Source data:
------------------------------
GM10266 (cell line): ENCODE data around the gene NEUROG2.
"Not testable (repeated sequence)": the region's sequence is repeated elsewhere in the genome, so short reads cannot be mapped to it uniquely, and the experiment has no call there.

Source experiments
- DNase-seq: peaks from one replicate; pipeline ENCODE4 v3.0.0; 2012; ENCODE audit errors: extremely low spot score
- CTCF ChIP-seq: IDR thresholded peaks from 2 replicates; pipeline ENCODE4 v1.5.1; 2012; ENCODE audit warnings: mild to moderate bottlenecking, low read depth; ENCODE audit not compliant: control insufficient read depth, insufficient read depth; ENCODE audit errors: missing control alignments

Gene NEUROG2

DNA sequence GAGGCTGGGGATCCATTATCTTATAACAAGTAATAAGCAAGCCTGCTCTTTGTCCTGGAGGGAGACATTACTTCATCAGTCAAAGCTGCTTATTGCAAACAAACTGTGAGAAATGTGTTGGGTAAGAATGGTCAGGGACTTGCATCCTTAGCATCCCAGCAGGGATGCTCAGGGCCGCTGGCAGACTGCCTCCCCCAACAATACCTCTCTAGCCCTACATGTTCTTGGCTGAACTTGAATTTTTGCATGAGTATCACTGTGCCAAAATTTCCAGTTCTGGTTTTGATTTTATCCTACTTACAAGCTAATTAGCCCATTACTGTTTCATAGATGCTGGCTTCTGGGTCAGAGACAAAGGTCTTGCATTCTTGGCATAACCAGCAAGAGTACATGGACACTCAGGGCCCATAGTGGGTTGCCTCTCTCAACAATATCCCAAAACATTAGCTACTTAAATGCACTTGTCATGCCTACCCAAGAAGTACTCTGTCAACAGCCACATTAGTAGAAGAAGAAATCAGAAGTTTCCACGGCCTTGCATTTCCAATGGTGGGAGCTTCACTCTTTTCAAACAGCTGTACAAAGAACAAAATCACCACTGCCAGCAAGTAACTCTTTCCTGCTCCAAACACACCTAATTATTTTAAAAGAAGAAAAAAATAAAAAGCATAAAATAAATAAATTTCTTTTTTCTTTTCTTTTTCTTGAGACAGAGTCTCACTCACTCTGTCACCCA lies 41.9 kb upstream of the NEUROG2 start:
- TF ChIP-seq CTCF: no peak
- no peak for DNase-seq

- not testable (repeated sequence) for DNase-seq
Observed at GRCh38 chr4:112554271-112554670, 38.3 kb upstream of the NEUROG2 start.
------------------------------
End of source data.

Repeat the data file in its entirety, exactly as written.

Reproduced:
GM10266 (cell line): ENCODE data around the gene NEUROG2.
"Not testable (repeated sequence)": the region's sequence is repeated elsewhere in the genome, so short reads cannot be mapped to it uniquely, and the experiment has no call there.

Source experiments
- DNase-seq: peaks from one replicate; pipeline ENCODE4 v3.0.0; 2012; ENCODE audit errors: extremely low spot score
- CTCF ChIP-seq: IDR thresholded peaks from 2 replicates; pipeline ENCODE4 v1.5.1; 2012; ENCODE audit warnings: mild to moderate bottlenecking, low read depth; ENCODE audit not compliant: control insufficient read depth, insufficient read depth; ENCODE audit errors: missing control alignments

Gene NEUROG2

DNA sequence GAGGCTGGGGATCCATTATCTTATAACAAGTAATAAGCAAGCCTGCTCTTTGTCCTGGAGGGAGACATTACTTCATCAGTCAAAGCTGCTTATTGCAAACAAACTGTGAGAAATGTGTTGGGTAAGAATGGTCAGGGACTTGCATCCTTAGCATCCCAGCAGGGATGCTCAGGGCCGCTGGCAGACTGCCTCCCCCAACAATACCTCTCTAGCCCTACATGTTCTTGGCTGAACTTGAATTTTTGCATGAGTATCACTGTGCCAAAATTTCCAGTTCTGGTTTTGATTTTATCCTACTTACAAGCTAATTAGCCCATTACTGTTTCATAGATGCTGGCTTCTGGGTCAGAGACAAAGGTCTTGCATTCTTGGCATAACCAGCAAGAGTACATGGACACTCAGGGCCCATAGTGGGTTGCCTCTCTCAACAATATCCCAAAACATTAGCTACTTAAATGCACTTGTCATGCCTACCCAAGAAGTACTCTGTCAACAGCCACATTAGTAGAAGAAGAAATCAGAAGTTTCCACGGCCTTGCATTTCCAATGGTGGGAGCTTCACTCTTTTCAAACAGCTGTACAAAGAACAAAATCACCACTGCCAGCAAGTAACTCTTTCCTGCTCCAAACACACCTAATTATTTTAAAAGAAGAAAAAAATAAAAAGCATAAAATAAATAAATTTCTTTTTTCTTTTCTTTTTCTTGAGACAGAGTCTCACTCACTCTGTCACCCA lies 41.9 kb upstream of the NEUROG2 start:
- TF ChIP-seq CTCF: no peak
- no peak for DNase-seq

- not testable (repeated sequence) for DNase-seq
Observed at GRCh38 chr4:112554271-112554670, 38.3 kb upstream of the NEUROG2 start.